2. Institutional development and later history. Barbados was under the jurisdiction of the National Spiritual Assemblies of: South America in 1953; the Greater Antilles in 1957; Brazil in 1962 and of the United States in 1964. The National Spiritual Assembly of the Leeward, Windward and Virgin Islands was formed in 1967. In April 1972 the National Spiritual Assembly of the Windward Islands was formed with its seat in Barbados (in 1975 the name was changed to the National Spiritual Assembly of Barbados and the Windward Islands in order to assists with the process of incorporation). In 1981 the National Spiritual Assembly of the Windward Islands was formed with Dr. Varqá being the Universal House of Justice Representative and its seat in St. Vincent, with Barbados having its own National Spiritual Assembly.

Unlike the majority of the West Indies islands, which have local Spiritual Assembly boundaries that coincide with town or village boundaries and making possible a large number of assemblies, Barbados has a total of eleven areas of local government jurisdiction, the parishes. The parishes of Christ Church and St. Michael each formed a local Spiritual Assembly at Ridvan 1965. These lapsed in 1966, but were reelected in 1967.

In January 1967 there were 32 Bahá’ís in Barbados in two localities. By June 1971 there were 47 Bahá’ís in six localities. Barbados was chosen as the site of the first mass teaching effort in the West Indies. In August 1971 a team of international and regional teachers, with Auxiliary Board member Ruth Pringle, working with the local pioneer families Woods and Haynes, and coordinated by Patricia Paccassi, started a six-month long project based in Parish of St. George. There were 500 enrollments in the first three weeks, and over 2200 by the end of the project. Some of these converts fell away and thus, by 1973, there were 1590 Bahá’ís living in 11 localities, of which 9 had local Spiritual Assemblies. By 1979 all 11 local government area had local Spiritual Assemblies and there were about 2700 Bahá’ís.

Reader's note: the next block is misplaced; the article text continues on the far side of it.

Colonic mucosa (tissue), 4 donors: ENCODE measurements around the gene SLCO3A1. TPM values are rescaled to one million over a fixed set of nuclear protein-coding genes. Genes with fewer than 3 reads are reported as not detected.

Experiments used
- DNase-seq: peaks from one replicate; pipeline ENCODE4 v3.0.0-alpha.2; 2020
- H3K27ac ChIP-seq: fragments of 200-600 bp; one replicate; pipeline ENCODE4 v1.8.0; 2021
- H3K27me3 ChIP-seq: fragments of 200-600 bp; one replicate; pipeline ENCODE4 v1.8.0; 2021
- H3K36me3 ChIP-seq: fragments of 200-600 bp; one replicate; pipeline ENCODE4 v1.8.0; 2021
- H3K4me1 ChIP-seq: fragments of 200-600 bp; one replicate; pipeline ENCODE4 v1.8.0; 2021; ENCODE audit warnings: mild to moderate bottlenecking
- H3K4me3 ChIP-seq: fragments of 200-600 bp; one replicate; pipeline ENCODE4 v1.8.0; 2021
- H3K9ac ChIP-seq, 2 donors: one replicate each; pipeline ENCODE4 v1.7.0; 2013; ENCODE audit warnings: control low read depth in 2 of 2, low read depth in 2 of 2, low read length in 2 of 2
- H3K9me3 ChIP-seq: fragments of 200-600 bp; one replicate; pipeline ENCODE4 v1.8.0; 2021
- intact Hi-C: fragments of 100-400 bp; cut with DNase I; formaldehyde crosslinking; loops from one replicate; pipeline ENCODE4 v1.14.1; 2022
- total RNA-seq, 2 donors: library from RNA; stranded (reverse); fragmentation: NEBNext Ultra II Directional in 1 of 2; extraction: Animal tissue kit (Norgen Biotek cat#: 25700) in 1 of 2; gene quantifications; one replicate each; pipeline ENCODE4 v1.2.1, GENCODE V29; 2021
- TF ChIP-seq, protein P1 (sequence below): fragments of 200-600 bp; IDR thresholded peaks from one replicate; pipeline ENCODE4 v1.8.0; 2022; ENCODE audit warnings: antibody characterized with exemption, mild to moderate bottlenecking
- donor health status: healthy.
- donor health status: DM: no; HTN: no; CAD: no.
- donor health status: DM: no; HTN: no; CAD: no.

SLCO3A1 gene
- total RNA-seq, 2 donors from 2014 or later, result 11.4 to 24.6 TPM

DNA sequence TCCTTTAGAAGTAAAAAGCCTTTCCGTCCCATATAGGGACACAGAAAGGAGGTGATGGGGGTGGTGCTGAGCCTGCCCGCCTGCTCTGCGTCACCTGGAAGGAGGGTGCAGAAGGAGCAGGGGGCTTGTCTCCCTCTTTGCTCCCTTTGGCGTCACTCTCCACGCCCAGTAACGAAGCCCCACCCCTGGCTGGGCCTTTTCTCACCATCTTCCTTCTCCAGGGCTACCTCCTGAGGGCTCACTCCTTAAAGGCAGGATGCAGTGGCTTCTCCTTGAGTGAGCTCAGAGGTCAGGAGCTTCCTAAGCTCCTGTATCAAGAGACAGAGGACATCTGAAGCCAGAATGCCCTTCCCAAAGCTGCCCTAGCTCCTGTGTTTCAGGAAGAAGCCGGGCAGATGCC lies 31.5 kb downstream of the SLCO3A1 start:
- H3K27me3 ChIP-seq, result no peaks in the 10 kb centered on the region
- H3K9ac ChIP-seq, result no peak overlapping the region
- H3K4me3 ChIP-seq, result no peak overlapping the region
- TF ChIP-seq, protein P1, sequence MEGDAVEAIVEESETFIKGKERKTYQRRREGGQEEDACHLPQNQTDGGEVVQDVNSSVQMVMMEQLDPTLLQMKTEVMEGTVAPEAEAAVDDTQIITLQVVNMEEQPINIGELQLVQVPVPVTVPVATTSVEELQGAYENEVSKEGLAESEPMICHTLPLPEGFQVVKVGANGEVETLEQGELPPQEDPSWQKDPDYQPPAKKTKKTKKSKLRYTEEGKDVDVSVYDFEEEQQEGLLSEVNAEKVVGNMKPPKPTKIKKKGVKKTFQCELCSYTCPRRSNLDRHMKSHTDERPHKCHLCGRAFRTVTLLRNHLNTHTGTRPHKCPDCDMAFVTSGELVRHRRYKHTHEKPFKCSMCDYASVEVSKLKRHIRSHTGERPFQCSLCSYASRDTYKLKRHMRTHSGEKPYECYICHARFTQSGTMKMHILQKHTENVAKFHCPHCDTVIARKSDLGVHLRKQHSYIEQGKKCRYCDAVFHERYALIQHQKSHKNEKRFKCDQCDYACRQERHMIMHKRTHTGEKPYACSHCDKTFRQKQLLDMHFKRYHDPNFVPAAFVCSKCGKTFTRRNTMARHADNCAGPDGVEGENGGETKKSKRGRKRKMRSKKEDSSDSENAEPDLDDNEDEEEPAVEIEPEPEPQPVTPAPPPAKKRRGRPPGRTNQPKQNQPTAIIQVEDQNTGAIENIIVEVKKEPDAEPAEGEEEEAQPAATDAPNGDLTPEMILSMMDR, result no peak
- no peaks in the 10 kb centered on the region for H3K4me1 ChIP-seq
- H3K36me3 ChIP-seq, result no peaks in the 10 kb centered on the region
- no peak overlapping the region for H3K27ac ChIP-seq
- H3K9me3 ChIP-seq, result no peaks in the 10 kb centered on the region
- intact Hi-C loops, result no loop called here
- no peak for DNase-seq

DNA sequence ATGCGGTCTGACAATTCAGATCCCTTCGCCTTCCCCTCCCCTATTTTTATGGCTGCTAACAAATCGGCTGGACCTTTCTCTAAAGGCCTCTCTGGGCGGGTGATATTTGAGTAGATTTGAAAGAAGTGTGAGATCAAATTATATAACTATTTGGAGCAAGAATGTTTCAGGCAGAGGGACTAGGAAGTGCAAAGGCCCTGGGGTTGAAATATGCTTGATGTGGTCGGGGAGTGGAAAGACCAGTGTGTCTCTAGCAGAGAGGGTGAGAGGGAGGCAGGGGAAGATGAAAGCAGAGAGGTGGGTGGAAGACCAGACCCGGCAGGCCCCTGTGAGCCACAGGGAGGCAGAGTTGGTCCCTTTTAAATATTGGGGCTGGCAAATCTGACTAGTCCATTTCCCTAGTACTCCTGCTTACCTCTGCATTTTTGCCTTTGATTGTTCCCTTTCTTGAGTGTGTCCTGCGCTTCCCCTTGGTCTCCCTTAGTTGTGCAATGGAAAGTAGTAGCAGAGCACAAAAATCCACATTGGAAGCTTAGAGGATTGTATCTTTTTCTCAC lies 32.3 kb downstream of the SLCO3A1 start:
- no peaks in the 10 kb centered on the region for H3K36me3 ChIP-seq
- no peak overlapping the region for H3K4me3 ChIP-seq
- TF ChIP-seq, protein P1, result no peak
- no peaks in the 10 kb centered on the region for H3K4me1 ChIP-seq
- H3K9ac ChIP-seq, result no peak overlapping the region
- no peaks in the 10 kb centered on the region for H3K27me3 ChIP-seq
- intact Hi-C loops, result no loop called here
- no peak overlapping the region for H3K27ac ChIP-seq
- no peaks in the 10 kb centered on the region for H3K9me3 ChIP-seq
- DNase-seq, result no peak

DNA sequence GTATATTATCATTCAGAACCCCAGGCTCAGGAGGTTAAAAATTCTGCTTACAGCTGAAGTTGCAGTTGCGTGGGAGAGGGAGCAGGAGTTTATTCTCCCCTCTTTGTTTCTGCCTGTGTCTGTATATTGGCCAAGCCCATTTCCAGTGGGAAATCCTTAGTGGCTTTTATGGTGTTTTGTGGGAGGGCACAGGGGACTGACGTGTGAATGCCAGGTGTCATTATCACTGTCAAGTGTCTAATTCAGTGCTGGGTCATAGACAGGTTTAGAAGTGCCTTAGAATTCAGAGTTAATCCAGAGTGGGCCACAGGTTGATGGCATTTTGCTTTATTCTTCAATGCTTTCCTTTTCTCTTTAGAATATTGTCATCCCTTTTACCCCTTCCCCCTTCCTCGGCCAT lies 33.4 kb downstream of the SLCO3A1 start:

The first Auxiliary Board member resident on Barbados was Shirley Yarbrough from 1972 to 1985. Yvette Clarke was the first West Indian Board member in Barbados while Errol Sealy was the first native Barbadian appointed to the Auxiliary Board, and was appointed to the Continental Board of Counsellors in 1989. The first national Hazirat’l-Quds (q.v.) was acquired in 1974 in St. Michael. The second national Haziraut’l-Quds located in Bridgetown, as well as ten acres of land in St. Lucy parish as a Temple site, were acquired in 1976.

1. Official recognition. The National Spiritual Assembly was incorporated by the Companies Act in 1972; the first local Spiritual Assembly to become incorporated was in St. Michael Parish in 1975.

The Governor-General, Sir Winston Scott, received a delegation of Bahá’ís in October 1968, and again in August 1970, when Hand of the Cause Enoch Olinga (q.v.) made a courtesy call. The relationship of the Barbadian Bahá’í community with officials has always been cordial. Ministers of the government and/or prominent Barbadian opened the Women’s Pathway to Peace Conference of 1988, the Caribbean Youth Conference in 1990, and presided over the presentation made to prominent persons in 1992. The Bahá’í community of Barbados received permission to name marriage officers to conduct legally recognized marriages in 1980.


    BW 16;175-77. Bahá’ís of Barbados Year Book, April 1965-66.

    Bahá’í News of the Lesser Antilles.

    Baha’i News of the Windward Islands.

    National Bahá’í Archives, Barbados.

    National Bahá’í Archives, St. Thomas, Virgin Islands.

    National Bahá’í Archives, Toronto, Canada.

    National Bahá’í Archives, Wilmette, Illinois, USA.

    Newsletter, printed by the local Spiritual Assembly of St. Thomas, Virgin Islands. Paccassi family personal archives.

    Hazel Beckles, taped interview with Patricia Paccassi.

    Leonora Holsapple Armstrong, taped interview with Maxine Roth.